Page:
Wrapping up Sibos 2018, Bill Doran, Swift’s head of Oceania, demonstrated Australia’s real-time payment system with a live charity drive, while Monash University student team Hebe won AUD$30,000 with its proposal for helping Australia’s banks protect consumer privacy in a world of open banking.
As part of its corporate social responsibility effort, Swift had previously donated $40,000 to its charity for this event, The Girls and Boys Brigade, which provides assistance for disadvantaged inner-city children. But Bill Doran took this one step further by putting his mobile phone number, which acts as a PayID in Australia's New Payments Platform, on the screen. He encouraged Australians in the audience to match Swift's generosity with any amount, as the balance quickly ticked over on the live mobile device screencast of his bank account. By the end of the plenary, it reached over $3,300.
Alain Raes, Swift's chief executive for Apac and Emea, and Stephan Zimmerman, deputy chair of the board, both recapped the major themes of the event - disruption in the industry from the rise of platform businesses and open APIs, cyber risk, and artificial intelligence. But it was on cyber risk that Swift gave it's strongest clue of future product and service direction for the cooperative.
"There is very little in terms of an international framework let alone a legal base to effectively deal with cyber crime," he said. "The only thing we can do is use existing mechanisms and the way we deal with each other as banks. We have platforms where we’ve built trust. On our trusted network we know how to share information and talk on different issues. I believe we can build on that using the strength of the network to foster collaboration.
In the debates and panels the question came up about where the cyber attacks are coming from? It doesn't really matter where, the fact is it's there. It doesn't matter if its nation-state initiated or tolerated. The response needs to be the same - to get our act together and respond collaboratively."
On Wednesday the conference sessions had seen presentations from eight university student teams as part of Swift's third annual Student Challenge, which invited students enrolled in Australian universities to develop ideas on how to keep personal information safe in an open banking environment.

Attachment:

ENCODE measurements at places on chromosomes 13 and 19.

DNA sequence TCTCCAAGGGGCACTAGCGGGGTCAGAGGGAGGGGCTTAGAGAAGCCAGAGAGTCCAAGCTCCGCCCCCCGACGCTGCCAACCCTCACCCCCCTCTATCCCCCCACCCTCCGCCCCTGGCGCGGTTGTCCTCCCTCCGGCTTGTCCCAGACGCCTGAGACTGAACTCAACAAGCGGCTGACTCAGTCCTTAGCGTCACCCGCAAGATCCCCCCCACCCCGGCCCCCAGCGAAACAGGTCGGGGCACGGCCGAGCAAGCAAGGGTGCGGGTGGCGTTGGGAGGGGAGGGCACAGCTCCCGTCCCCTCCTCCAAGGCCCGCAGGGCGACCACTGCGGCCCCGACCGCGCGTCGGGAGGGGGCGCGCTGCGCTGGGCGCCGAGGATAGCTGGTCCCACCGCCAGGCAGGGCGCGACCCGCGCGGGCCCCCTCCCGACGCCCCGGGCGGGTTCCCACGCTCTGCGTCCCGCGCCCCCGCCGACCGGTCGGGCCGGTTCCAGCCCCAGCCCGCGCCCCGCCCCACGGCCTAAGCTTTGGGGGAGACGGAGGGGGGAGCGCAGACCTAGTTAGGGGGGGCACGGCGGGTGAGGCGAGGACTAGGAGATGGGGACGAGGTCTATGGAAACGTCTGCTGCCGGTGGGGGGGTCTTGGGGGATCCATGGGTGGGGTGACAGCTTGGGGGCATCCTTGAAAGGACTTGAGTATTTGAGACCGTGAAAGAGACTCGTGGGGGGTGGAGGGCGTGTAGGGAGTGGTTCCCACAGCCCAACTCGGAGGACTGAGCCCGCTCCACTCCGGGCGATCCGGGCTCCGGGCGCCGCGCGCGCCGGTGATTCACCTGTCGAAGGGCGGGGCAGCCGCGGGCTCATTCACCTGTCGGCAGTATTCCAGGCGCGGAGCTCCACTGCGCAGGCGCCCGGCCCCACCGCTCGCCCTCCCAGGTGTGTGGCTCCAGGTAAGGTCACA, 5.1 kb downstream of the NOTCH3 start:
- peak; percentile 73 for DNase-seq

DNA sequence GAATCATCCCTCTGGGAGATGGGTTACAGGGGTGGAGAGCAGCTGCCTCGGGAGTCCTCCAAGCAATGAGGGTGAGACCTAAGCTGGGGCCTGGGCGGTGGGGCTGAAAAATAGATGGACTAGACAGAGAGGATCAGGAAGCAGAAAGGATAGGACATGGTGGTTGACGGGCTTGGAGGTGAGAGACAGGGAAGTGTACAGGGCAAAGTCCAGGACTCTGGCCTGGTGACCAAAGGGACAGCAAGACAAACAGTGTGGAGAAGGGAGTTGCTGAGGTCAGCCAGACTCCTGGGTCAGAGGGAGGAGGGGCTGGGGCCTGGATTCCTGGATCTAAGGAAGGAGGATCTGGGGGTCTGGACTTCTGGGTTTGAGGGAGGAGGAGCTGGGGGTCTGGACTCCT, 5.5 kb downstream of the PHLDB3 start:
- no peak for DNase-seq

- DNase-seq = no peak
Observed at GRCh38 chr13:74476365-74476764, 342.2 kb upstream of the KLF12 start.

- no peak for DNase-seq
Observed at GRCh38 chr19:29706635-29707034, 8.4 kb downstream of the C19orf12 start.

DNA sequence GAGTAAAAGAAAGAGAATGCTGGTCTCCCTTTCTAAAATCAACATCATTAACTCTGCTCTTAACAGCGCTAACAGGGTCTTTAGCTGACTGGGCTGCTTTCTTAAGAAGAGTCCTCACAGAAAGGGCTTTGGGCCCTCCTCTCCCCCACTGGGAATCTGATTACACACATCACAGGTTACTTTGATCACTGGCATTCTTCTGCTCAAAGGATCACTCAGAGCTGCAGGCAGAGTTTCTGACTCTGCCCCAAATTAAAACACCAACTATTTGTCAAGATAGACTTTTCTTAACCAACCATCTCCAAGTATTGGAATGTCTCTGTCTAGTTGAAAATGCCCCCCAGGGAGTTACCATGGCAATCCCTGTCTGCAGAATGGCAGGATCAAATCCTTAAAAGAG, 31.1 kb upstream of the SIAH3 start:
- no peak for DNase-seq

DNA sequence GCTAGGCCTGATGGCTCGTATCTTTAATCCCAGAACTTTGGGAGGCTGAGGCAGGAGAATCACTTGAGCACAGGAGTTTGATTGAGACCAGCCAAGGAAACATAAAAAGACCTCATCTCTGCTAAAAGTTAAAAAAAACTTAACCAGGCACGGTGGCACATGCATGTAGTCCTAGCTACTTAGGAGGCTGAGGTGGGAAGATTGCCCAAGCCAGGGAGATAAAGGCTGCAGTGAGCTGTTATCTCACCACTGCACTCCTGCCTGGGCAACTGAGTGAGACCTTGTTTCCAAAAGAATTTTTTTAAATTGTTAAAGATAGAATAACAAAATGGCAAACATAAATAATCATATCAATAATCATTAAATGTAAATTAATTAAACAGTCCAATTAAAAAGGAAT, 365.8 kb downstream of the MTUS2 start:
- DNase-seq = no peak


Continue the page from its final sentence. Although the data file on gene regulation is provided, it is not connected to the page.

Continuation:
Team HEBE, comprising Marco Lecci and Aaron Rozario from Monash University, was selected as the winner from among the semi-finalists, coming away with AUD$30,000. Swift apologised for not prearranging a real-time payment and added it had decided a cheque was also not a good look.
The Monash team's proposal was based on behavioural economics and blockchain technology, to build a product that consumers could use to specifically share personal data to individual or types of organisation - and for those parties to provide value, tokens, or discount offers, in return for sharing.
Wrapping up the annual event Genevieve Bell, distinguished professor at the Australian National University and Senior Fellow at Intel Corporation, provided a thought-provoking anthropological perspective on artificial intelligence and cyber-connected systems - part of the fourth wave of the industrial revolution, and a World Economic Forum diagram from several years ago that has been repeatedly referred to throughout the week.
She pointed out that often, the discussion is based too much on the technology and its capabilities and limitations, and not the wider human and societal impact. She drew an analogy asking if steam engines were the technology that inspired the rail network - which dramatically transformed societies worldwide -- what will be the rail network powered by AI? And also, as each wave of the industrial revolution had created new jobs, it also created new areas of academia and applied sciences. From engineers dealing with steam, MBAs with mass production and computer scientists emerging from the digital revolution, she asked the banking industry leaders and technologists in the audience to consider what would be the equivalent created from AI - and what would they need to do to answer questions about safety and scale?